20 December 2009

Rio Silanche...(NW Ecuador): December 18, 2009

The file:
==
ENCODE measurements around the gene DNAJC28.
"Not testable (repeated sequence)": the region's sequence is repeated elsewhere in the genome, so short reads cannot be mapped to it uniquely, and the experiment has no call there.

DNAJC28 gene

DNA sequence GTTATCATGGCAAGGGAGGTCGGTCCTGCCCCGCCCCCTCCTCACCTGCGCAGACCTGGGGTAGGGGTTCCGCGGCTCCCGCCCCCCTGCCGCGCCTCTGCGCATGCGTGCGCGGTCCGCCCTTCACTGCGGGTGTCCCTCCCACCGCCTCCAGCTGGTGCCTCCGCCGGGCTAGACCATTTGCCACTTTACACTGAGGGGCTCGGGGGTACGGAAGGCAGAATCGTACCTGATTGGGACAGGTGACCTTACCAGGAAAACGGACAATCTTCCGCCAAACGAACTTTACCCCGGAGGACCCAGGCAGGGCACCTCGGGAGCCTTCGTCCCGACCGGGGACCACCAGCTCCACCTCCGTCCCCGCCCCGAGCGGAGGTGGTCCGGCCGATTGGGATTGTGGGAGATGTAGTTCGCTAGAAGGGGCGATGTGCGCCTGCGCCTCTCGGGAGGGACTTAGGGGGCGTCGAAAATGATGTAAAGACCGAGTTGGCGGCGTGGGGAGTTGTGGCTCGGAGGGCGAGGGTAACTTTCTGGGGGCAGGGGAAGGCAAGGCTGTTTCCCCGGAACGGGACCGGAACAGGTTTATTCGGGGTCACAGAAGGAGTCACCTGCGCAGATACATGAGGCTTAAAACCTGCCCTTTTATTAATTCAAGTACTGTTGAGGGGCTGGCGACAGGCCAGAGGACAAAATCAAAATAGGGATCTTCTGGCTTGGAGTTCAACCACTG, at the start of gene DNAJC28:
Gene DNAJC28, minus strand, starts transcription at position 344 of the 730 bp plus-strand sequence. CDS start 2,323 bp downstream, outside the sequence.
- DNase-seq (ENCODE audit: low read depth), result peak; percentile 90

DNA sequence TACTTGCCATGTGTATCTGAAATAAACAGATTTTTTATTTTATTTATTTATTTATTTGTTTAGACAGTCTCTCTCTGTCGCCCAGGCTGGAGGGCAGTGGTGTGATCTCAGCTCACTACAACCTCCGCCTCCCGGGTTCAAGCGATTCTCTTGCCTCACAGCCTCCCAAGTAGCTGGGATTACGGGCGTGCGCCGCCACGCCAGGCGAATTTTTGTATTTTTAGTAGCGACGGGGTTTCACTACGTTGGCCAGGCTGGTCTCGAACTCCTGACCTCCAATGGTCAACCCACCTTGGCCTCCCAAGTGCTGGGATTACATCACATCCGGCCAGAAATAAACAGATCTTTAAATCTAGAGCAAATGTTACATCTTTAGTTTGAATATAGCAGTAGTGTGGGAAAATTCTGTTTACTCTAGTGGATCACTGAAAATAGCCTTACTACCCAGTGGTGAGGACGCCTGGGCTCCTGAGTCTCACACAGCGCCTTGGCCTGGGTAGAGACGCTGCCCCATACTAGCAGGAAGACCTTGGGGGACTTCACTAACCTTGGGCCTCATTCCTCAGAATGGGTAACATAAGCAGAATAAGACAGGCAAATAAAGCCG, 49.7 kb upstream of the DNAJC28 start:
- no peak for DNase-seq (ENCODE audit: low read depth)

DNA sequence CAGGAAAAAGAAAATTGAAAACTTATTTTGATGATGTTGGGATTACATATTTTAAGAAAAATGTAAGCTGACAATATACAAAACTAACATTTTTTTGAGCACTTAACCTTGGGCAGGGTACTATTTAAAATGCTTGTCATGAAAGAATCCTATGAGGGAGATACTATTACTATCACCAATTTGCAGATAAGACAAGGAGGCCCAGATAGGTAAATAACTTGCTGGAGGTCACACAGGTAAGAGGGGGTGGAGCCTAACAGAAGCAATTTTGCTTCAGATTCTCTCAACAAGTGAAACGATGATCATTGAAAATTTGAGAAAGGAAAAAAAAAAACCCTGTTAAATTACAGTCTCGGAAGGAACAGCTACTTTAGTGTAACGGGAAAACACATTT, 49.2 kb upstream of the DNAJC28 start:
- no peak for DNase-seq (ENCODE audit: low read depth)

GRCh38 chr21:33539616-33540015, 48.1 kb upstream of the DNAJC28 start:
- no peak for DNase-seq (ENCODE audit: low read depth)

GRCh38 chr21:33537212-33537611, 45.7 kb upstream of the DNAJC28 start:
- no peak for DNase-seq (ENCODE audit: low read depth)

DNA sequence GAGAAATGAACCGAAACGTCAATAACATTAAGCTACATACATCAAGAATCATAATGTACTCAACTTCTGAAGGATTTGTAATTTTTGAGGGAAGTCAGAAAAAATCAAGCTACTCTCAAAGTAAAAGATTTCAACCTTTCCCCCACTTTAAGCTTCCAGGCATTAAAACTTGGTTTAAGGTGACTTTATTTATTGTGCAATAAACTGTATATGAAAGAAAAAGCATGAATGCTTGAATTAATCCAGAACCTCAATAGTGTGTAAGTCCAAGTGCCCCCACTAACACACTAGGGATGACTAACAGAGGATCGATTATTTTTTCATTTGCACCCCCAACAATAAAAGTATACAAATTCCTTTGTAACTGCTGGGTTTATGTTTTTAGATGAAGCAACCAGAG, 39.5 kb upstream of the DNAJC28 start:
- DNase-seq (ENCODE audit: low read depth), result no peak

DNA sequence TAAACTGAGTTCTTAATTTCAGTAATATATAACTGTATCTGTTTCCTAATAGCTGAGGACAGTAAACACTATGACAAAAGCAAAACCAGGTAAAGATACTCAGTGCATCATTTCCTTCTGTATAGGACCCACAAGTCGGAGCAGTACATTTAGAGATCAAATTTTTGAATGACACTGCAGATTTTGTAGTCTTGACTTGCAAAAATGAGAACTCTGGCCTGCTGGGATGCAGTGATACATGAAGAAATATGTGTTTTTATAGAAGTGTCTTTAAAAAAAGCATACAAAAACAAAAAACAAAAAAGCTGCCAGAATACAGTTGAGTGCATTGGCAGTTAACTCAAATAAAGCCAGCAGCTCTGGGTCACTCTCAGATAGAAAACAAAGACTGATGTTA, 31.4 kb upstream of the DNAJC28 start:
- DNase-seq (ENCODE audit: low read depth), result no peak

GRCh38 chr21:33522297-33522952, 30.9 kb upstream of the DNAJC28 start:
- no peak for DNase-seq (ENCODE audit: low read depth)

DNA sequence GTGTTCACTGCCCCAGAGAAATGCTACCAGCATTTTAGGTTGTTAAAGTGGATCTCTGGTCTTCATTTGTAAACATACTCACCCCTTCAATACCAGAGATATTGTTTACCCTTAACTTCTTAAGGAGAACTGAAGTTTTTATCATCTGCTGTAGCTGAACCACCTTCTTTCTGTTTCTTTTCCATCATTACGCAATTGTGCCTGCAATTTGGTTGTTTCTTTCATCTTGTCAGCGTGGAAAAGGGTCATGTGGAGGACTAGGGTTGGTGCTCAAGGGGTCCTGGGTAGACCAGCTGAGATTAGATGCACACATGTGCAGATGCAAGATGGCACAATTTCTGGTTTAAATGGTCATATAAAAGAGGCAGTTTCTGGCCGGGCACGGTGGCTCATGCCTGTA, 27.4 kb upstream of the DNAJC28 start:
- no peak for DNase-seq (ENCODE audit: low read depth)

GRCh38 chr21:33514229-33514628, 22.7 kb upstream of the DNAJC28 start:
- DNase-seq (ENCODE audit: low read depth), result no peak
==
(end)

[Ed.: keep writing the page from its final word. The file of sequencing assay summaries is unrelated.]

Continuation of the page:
For our penultimate day we "enjoyed" an ungodly hour to start our journey (well before dawn), as we needed to cover some miles to get down into the Choco lowlands. Here we were in pursuit especially of some of the cool flocks that roam the area that correspondingly hold some very cool Choco specials. We left Tandayapa Lodge with rain hammering down on the van, and me praying that once we descended into the lowlands we would be rid of this hinderance. We arrived at the start of the 7km long entrance road with rain crashing down on us heavier than ever, and a worried frown on my face. We attempted valiantly to bird the road into the reserve, trying to jump out when the rain was marginally weaker and did get some rewards for our efforts: a pair of Barred Puffbirds at one spot, and from the very same spot an almost unrecognisable, sodden, wet Rufous-tailed Jacamar, and a dazzling Yellow-tailed Oriole a little further on down the road. Apart from a misty Grey Hawk en-route the birding was challenging in wet, wet conditions and we opted to retreat to the Rio Silanche reserve canopy tower. As we sheltered from the rain there and watched Purple-chested Hummingbird buzzing around the flowers at the base I contemplated the desperateness of our situation: we had a bunch of birds to see, the rain was preventing us from doing this, and all I could see in all directions was a thick blanket of impenetrable cloud! Remarkably though the rain suddenly stopped an hour or so later, the birds immediately picked up, and we ended up racking up more than 120 species by the end of the day. Who would have thought it when we first arrived in the gloom. Taking a forray onto the tower on and off through the day brought us a brilliant Blue-whiskered Tanager, and a calling Dusky Pigeon both slap bang by the observation platform, and both regional endemics. A short walk before lunch saw us run into THE flock, when one cecropia tree played host to some specials, including another Blue-whiskered Tanager, a trio of Grey-and-gold Tanagers, and a pair of Orange-fronted Barbets. While a neighbouring tree held a pair of the fantastic Scarlet-breasted Dacnis, another endemic. On the trails a couple of Broad-billed Motmots showed up, and along the road a male Western White-tailed Trogon brought our tally for the trogon family on the trip to four species, plus two quetzals in our four days. Another (or was it the same one, just a different angle?!), feeding flock held a Black-striped Woodcreeper demolishing large bugs on the side of a rainforest treetrunk, an Emerald Tanager, and a calling female Spot-crowned Antvireo. After a lunch with Pale-mandibled Aracaris and little else on the tower, we walked around the reserve once more, picking up a "firecracking" displaying male White-bearded Manakin to start with (see photo). Later we added Scarlet-browed Tanager, Yellow-tufted Dacnis and Griscom's Antwrens in yet another flock, in addition to a very popular Red-billed Scythebill clasped to a trunk in the same frantic feeding flock. Finally we had to "check out" of the reserve and return to Tandayapa, although I could not resist some further stops on the way out from the reserve, first for a Scarlet-backed Woodpecker, then a Choco Toucan, and finally a pair of frisky Chestnut-mandibled Toucans showing distinct signs of breeding very, very soon.

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